A vicious circle could be build up between your thinking and certain emotions. They will feed each other. A negative thought pattern would result in a low vibrating emotion, and this vibrational frequency then feeds the negative thought pattern. It can even become a self-fulfilling prophecy.

Eckhart Tolle says ‘love, joy, and peace are deep states of being and cannot flourish until you have freed yourself from mind dominance’. The present moment is all you ever have.

4. Count your blessings

What you focus on in life will emphasize and what you don’t will decay eventually. Unhappiness and happiness are dependent on each other, which means they are one. This is because they can’t exist without the other and you will always go through both happiness and unhappiness.

You don’t have to ignore suffering, but you can try to count your blessings as well. You can do this for example by thinking of what you are proud of that day or what you have learned. It could even be a small positive intention you have for the future. Start asking yourself positive questions and you will get positive answers!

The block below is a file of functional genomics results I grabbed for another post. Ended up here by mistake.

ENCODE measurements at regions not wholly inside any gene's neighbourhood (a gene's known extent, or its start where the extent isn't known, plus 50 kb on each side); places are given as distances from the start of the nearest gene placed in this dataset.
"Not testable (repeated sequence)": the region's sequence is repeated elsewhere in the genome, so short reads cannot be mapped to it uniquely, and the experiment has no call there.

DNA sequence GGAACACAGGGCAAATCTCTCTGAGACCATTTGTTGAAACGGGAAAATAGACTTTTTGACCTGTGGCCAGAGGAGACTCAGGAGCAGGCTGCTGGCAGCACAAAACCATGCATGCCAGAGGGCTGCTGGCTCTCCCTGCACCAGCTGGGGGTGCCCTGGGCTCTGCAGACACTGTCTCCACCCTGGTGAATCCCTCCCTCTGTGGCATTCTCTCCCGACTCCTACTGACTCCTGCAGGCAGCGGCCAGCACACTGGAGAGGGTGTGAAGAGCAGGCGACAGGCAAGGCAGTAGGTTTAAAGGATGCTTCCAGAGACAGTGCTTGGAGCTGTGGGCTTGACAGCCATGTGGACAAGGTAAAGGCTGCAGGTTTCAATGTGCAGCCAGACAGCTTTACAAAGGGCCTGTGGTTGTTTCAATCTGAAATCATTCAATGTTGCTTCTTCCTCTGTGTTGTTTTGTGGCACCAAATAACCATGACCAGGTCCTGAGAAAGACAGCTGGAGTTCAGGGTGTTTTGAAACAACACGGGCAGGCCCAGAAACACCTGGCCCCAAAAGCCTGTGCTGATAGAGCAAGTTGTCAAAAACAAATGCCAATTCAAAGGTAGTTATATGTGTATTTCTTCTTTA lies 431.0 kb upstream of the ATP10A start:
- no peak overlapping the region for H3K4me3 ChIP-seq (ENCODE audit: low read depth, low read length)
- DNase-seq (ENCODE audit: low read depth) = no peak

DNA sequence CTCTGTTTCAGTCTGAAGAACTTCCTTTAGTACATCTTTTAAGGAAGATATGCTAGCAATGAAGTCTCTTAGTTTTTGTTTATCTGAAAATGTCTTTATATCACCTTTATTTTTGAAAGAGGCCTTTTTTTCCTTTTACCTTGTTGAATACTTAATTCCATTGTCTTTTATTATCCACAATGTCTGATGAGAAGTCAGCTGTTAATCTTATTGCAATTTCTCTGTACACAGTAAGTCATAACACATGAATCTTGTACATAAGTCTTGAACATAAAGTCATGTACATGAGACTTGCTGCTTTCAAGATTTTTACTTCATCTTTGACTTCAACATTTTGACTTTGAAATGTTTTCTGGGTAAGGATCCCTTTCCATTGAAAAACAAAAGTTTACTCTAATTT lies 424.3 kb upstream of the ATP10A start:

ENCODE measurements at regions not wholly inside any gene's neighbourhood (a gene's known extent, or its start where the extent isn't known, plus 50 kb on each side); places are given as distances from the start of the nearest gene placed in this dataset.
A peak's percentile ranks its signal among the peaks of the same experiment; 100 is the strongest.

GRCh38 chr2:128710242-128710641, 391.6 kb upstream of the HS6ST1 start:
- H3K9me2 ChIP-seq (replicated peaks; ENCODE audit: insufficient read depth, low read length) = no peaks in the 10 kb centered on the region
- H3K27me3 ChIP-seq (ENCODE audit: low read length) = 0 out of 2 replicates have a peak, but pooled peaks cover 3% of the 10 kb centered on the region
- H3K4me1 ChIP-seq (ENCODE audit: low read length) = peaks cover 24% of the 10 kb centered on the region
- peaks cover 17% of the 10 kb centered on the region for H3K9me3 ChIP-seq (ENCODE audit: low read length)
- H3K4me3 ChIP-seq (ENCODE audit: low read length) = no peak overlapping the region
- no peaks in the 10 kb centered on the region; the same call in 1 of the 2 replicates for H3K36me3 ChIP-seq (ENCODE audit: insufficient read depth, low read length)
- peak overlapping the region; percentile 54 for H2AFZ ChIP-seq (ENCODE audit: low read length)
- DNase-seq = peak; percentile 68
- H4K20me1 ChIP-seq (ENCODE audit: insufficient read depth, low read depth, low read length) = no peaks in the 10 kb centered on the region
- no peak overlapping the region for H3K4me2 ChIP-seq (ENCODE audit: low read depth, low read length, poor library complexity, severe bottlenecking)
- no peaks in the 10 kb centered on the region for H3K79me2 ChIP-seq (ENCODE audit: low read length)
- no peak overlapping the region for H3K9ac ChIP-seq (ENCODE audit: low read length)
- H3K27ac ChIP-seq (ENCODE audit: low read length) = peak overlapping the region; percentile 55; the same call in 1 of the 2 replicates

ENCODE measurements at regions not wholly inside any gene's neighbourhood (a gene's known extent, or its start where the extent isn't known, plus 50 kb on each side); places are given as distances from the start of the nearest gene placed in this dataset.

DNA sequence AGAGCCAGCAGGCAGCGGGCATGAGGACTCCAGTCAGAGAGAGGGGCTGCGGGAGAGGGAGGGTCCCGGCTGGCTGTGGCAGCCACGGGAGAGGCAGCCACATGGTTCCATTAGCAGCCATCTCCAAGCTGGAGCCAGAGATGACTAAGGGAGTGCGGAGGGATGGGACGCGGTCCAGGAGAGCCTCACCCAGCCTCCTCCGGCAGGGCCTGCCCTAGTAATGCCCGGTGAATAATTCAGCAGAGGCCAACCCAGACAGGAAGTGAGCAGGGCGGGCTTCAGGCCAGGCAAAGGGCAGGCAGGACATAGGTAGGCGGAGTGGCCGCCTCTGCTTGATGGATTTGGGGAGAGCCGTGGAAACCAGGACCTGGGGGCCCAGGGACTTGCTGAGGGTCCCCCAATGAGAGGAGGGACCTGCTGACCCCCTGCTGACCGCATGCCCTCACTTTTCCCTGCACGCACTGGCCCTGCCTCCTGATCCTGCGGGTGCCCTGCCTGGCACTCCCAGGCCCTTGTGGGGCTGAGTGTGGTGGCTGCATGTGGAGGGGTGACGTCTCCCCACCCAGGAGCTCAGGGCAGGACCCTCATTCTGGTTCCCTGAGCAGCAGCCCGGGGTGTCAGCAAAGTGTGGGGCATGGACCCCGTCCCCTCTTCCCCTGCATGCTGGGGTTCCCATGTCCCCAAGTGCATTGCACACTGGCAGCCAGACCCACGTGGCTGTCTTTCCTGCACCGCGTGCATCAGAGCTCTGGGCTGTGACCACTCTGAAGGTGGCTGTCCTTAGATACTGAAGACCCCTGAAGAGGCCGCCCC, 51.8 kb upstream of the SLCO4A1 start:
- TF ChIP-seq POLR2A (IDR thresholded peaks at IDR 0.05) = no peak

5. Self-compassion

Observe the tone you use with yourself. You can challenge what your inner voice says and how it is said. Try to commit to being more positive or at least respectful when talking to yourself. You deserve your own compassion and kindness. You can take responsibility for what happens to you, but you do not need to be judgmental about it to yourself.

You could, for example, do the following in meditation or during mindful breathing:
– Acknowledge and pay attention to your suffering.
– Respond to your suffering with kindness and care.

6. Set principles and values and act on them

Think about what are important values to you, such as kindness, compassion, empathy, respect for others, and how you treat others. Set principles such as honesty or clarity and set boundaries to be able to live this way.

You don’t need to please other people. Your value and principles come from inside, from an internal measure you have set for yourself.

You are worth it

I hope these tips are helpful to you and thank you for reading them!

Working on self-worth is about flipping the process of having slower energy to more vibrating energy. Don’t put pressure on yourself when working on this. Take your time and focus on small steps. Any small step in the right direction will help and eventually, all the small steps will have a large impact.

Trust the process of healing and working on self-worth. It’s hard work but it’s worth all the effort because you are worth it! Hopefully, you agree with me on that 🙂